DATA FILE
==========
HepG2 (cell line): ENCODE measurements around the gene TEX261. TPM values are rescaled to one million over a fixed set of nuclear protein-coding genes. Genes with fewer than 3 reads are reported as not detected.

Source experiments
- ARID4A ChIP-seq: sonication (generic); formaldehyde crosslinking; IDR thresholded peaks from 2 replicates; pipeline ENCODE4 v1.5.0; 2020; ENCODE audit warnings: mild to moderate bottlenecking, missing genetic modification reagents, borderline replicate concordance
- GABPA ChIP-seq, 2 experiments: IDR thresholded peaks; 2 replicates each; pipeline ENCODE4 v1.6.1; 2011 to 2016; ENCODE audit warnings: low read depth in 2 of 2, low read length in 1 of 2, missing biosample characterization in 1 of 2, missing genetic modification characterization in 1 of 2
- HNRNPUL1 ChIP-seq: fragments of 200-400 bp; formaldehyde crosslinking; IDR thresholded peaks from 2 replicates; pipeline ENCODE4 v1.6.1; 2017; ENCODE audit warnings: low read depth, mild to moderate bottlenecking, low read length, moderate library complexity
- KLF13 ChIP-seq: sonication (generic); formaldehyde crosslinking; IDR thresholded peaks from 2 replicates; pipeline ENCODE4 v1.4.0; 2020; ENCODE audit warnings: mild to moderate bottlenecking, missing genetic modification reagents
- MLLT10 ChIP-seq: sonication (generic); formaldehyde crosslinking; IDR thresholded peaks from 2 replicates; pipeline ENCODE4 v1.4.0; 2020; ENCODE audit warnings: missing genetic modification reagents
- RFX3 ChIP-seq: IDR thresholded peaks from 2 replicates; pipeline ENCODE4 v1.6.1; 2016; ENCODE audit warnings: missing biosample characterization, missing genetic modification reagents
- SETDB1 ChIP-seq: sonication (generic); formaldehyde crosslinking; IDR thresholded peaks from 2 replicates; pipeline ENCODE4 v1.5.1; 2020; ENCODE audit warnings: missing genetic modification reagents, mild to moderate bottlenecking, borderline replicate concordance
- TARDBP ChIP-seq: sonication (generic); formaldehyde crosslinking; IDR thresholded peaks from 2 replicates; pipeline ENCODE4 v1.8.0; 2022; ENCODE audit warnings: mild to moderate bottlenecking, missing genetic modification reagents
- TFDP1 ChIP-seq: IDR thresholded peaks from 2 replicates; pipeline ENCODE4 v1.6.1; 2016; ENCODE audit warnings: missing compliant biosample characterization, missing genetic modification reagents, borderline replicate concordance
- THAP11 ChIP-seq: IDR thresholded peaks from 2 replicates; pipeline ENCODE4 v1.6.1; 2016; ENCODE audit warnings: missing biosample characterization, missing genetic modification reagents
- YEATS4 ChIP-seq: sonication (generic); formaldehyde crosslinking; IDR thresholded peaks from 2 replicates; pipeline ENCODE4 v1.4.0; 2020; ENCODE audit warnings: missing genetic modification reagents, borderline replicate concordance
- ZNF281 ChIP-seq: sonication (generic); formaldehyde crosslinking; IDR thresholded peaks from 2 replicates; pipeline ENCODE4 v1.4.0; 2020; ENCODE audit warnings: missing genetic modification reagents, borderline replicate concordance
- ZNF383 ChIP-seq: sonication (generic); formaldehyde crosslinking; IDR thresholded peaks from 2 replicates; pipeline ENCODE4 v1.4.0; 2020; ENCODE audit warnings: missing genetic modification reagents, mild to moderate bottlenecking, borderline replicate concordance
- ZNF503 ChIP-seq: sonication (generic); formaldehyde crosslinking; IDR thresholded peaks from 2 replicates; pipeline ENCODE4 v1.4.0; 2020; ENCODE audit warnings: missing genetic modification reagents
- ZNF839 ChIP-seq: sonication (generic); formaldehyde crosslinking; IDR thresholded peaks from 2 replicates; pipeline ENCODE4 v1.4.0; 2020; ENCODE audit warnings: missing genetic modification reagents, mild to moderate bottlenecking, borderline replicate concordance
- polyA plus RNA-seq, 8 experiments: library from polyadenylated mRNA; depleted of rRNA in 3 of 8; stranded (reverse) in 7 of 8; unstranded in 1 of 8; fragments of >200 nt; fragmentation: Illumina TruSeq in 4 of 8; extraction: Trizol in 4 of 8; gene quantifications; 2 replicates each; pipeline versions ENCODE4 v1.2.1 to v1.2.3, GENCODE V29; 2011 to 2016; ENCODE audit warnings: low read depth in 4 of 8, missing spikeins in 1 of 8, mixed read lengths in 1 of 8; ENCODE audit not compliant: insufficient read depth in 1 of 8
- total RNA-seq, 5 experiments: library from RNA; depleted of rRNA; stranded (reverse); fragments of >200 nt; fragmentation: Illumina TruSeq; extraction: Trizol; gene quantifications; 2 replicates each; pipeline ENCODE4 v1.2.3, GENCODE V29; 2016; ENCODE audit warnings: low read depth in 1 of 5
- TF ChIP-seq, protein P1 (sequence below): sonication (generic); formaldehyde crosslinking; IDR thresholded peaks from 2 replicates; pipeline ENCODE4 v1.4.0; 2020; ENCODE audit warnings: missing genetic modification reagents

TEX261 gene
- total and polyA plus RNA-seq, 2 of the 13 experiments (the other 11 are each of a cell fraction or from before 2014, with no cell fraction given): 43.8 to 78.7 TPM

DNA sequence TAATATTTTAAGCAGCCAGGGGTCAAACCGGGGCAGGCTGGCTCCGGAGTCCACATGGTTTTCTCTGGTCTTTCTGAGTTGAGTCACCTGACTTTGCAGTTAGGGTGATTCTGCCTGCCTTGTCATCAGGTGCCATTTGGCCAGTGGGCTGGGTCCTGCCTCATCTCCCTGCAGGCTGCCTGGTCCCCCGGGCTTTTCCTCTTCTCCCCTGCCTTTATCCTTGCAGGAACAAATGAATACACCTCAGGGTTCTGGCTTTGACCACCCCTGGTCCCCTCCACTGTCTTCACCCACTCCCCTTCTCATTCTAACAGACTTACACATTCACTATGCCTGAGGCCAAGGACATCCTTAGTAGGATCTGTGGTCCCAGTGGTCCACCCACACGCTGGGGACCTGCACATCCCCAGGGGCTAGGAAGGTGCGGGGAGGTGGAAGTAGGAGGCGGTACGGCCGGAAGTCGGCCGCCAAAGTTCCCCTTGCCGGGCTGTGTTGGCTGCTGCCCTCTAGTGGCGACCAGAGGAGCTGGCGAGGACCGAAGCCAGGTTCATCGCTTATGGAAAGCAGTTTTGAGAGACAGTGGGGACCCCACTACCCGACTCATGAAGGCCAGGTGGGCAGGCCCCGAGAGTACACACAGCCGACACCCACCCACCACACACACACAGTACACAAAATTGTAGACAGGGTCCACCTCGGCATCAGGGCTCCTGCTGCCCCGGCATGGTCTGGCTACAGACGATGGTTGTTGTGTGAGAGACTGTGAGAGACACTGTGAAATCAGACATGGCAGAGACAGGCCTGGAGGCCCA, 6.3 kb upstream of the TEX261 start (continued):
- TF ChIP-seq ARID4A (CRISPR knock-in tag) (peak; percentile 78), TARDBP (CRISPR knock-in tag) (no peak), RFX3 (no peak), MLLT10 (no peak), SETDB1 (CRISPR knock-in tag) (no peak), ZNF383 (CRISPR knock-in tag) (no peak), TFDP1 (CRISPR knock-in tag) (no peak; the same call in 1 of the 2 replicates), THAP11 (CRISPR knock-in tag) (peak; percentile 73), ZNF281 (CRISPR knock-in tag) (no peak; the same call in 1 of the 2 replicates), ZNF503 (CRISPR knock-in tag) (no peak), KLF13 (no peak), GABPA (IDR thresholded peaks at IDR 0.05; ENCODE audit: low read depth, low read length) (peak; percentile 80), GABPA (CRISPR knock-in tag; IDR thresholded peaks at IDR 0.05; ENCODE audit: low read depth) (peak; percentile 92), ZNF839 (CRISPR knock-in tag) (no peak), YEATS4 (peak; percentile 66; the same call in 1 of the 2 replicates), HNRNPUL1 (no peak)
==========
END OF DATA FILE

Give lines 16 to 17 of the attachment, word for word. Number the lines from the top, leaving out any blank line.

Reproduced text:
- ZNF503 ChIP-seq: sonication (generic); formaldehyde crosslinking; IDR thresholded peaks from 2 replicates; pipeline ENCODE4 v1.4.0; 2020; ENCODE audit warnings: missing genetic modification reagents
- ZNF839 ChIP-seq: sonication (generic); formaldehyde crosslinking; IDR thresholded peaks from 2 replicates; pipeline ENCODE4 v1.4.0; 2020; ENCODE audit warnings: missing genetic modification reagents, mild to moderate bottlenecking, borderline replicate concordance